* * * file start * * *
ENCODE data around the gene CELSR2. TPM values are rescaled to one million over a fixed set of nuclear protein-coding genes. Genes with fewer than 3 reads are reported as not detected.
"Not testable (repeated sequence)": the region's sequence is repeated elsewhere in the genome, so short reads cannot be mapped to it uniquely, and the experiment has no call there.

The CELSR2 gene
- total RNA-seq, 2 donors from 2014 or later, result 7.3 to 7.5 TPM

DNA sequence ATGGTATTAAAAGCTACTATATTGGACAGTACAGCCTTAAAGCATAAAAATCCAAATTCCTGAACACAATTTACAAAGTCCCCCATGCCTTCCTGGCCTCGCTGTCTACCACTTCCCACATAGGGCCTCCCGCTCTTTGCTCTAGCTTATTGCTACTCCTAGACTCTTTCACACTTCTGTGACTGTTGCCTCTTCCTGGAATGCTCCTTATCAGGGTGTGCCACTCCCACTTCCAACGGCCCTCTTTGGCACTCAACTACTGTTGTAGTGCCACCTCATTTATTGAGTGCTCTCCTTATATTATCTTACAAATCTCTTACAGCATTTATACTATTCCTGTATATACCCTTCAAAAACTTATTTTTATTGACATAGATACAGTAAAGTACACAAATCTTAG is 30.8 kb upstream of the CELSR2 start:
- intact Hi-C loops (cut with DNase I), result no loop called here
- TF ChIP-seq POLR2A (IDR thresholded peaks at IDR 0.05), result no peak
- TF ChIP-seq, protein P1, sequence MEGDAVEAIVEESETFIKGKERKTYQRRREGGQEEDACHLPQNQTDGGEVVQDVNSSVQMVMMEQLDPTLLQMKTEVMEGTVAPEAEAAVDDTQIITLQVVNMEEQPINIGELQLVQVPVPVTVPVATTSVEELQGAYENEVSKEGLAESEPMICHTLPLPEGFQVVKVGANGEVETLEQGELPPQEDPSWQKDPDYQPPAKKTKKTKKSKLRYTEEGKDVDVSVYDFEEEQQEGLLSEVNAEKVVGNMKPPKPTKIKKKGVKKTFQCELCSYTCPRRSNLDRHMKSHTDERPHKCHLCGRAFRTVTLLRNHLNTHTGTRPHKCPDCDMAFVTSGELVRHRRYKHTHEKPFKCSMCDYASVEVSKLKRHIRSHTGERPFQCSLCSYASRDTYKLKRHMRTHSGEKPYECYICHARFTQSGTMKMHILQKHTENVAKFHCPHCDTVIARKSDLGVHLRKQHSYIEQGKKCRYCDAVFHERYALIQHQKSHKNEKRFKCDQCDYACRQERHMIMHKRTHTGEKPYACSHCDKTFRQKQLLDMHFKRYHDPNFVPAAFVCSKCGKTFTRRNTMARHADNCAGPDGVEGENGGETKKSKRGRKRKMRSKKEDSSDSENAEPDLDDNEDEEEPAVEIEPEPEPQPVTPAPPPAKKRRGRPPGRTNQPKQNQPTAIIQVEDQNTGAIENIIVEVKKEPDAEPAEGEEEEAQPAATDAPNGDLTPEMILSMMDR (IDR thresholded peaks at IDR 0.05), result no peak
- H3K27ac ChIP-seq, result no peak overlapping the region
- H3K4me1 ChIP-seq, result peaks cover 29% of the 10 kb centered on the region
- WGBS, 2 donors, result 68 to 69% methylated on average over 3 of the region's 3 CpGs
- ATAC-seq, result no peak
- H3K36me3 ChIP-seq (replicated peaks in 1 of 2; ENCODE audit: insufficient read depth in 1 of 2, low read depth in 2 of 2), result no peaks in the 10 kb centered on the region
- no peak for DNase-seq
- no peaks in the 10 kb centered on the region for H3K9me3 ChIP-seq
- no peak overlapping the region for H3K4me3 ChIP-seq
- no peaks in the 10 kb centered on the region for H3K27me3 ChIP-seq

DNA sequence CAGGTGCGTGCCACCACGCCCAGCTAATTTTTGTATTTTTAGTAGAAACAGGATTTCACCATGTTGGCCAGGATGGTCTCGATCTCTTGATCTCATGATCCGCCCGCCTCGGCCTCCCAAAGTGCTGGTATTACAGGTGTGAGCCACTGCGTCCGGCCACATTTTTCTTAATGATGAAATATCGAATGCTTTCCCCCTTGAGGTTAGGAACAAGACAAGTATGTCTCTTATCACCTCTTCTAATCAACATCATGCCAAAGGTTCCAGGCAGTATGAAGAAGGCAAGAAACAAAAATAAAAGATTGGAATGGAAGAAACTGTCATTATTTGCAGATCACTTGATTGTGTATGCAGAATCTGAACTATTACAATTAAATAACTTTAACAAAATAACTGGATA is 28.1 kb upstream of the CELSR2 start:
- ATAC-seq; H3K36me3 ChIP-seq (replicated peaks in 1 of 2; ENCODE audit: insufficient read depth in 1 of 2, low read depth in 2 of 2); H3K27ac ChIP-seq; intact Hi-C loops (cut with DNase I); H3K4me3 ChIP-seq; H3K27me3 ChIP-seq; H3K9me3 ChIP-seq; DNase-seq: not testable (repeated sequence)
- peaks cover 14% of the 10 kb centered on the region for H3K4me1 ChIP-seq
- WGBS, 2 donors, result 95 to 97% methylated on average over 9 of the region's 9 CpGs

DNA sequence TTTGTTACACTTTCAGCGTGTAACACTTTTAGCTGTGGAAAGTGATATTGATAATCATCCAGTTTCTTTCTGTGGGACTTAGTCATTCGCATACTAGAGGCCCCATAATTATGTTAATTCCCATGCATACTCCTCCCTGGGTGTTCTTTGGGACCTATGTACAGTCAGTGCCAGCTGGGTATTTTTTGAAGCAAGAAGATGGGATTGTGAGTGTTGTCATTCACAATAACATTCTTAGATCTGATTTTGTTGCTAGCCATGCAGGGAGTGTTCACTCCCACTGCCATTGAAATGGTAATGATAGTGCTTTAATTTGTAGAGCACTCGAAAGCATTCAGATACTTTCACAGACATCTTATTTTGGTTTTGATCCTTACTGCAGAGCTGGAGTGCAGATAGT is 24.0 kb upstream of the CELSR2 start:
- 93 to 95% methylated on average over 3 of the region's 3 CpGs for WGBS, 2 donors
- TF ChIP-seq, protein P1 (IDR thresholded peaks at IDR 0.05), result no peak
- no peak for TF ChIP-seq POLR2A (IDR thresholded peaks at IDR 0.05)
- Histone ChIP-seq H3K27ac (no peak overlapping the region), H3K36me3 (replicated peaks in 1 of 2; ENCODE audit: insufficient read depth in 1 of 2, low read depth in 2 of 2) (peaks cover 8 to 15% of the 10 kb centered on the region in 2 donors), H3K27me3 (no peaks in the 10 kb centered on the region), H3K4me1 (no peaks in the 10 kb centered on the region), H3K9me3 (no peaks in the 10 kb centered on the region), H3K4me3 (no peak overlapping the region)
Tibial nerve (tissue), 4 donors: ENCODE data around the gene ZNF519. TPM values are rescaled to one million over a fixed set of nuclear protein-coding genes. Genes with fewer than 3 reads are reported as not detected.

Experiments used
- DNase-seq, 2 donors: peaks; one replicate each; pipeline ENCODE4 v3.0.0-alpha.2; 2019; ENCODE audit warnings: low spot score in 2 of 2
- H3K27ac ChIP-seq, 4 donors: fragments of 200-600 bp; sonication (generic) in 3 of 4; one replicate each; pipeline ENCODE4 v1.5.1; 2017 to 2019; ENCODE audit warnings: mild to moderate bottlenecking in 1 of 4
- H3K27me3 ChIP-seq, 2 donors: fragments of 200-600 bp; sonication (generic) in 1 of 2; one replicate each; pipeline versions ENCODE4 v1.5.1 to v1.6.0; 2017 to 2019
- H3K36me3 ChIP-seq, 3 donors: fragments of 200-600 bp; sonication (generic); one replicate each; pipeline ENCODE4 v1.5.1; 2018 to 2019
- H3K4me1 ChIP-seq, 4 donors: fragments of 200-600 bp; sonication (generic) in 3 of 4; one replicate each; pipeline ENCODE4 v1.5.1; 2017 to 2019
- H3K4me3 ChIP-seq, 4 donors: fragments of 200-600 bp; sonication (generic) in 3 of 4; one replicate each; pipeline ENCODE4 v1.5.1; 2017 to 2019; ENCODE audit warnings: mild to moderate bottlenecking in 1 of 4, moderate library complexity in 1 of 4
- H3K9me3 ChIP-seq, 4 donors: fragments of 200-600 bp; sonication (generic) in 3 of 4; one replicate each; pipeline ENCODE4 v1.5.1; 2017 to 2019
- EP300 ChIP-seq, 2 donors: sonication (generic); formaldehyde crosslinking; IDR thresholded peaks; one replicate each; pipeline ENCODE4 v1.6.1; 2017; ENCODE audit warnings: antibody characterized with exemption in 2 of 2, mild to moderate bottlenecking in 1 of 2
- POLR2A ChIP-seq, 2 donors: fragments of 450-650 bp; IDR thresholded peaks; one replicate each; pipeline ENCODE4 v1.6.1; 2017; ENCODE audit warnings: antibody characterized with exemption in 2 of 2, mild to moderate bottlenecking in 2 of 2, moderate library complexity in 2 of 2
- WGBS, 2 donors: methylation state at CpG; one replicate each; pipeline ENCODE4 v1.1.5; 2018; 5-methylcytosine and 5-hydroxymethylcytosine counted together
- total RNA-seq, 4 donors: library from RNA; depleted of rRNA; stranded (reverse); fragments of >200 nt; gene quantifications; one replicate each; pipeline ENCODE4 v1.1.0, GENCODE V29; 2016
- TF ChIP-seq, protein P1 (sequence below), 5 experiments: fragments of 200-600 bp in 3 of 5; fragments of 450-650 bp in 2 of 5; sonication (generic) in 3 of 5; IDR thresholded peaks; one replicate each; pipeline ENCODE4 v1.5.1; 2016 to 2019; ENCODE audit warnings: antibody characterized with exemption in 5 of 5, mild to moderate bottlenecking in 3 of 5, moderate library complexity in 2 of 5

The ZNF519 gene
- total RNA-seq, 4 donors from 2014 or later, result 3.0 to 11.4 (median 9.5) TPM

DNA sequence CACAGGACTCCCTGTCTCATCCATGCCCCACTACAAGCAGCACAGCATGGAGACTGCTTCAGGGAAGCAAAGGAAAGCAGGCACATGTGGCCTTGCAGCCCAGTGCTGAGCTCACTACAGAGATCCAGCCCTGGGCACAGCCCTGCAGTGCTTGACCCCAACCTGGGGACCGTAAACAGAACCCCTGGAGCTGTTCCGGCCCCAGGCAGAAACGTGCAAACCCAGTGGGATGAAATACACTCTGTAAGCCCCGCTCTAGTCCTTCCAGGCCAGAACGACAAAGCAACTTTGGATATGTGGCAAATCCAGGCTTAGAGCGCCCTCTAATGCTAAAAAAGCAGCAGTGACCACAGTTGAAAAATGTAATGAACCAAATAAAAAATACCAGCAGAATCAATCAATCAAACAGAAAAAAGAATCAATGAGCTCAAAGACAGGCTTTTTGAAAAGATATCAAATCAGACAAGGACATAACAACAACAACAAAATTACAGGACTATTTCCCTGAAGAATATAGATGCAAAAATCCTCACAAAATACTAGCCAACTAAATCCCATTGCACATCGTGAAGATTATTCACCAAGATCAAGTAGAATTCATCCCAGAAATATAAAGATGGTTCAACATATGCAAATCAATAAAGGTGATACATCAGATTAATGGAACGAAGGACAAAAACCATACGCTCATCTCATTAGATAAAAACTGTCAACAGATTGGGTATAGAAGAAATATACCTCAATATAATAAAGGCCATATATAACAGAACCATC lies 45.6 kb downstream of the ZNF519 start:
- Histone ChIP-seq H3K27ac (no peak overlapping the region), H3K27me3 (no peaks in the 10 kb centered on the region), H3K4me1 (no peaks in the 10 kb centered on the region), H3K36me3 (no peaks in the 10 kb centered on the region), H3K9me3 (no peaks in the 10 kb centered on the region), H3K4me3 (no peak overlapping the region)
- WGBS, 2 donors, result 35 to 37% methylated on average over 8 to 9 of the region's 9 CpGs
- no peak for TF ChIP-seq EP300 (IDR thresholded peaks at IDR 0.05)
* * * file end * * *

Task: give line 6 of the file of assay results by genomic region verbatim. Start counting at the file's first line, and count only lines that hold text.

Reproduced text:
- intact Hi-C loops (cut with DNase I), result no loop called here